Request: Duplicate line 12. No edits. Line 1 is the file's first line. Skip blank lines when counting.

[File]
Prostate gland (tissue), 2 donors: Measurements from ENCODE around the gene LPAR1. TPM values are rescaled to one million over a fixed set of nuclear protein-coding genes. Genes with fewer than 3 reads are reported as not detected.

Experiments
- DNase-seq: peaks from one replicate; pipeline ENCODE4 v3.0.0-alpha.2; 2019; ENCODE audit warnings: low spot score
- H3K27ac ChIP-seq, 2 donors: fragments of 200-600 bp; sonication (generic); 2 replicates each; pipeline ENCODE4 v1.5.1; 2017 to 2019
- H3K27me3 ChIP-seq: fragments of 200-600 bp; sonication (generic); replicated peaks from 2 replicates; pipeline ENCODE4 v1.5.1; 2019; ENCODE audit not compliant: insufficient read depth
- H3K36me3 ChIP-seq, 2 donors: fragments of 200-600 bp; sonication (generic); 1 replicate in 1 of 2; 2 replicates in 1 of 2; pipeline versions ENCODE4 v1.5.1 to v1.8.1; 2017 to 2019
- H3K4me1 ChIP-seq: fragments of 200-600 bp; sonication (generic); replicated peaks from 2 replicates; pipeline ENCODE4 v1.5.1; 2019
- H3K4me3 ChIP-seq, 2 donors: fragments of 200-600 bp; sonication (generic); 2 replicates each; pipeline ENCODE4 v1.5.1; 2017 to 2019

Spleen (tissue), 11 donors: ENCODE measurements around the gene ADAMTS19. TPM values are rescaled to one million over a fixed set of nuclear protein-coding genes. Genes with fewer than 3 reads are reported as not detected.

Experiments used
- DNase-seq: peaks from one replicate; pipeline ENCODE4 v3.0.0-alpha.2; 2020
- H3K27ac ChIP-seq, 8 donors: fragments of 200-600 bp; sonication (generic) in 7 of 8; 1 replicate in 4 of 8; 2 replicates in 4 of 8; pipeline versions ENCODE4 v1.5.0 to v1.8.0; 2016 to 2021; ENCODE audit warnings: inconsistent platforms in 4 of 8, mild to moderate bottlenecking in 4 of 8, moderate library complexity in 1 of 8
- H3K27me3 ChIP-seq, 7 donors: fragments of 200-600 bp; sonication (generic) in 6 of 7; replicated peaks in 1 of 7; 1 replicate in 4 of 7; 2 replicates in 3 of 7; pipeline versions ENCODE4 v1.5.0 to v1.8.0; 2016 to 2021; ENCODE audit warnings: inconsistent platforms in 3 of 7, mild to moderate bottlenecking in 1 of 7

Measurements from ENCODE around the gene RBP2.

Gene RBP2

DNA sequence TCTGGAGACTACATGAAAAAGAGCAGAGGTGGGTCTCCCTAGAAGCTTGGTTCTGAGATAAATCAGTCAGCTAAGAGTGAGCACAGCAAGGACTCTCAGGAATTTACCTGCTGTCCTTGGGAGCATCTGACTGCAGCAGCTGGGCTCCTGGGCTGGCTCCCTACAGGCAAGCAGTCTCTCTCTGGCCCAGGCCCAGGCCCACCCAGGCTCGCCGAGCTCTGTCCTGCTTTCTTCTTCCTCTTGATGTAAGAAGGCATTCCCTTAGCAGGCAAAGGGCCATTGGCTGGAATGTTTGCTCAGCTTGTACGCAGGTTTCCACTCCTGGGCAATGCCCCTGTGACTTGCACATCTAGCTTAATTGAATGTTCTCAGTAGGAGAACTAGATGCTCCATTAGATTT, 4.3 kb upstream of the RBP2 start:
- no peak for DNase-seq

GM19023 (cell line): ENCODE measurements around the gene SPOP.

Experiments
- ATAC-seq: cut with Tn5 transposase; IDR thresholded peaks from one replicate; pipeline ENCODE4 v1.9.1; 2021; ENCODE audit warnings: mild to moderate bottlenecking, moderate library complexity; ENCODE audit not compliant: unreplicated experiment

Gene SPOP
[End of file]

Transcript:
- H3K27ac ChIP-seq, 8 donors: fragments of 200-600 bp; sonication (generic) in 7 of 8; 1 replicate in 4 of 8; 2 replicates in 4 of 8; pipeline versions ENCODE4 v1.5.0 to v1.8.0; 2016 to 2021; ENCODE audit warnings: inconsistent platforms in 4 of 8, mild to moderate bottlenecking in 4 of 8, moderate library complexity in 1 of 8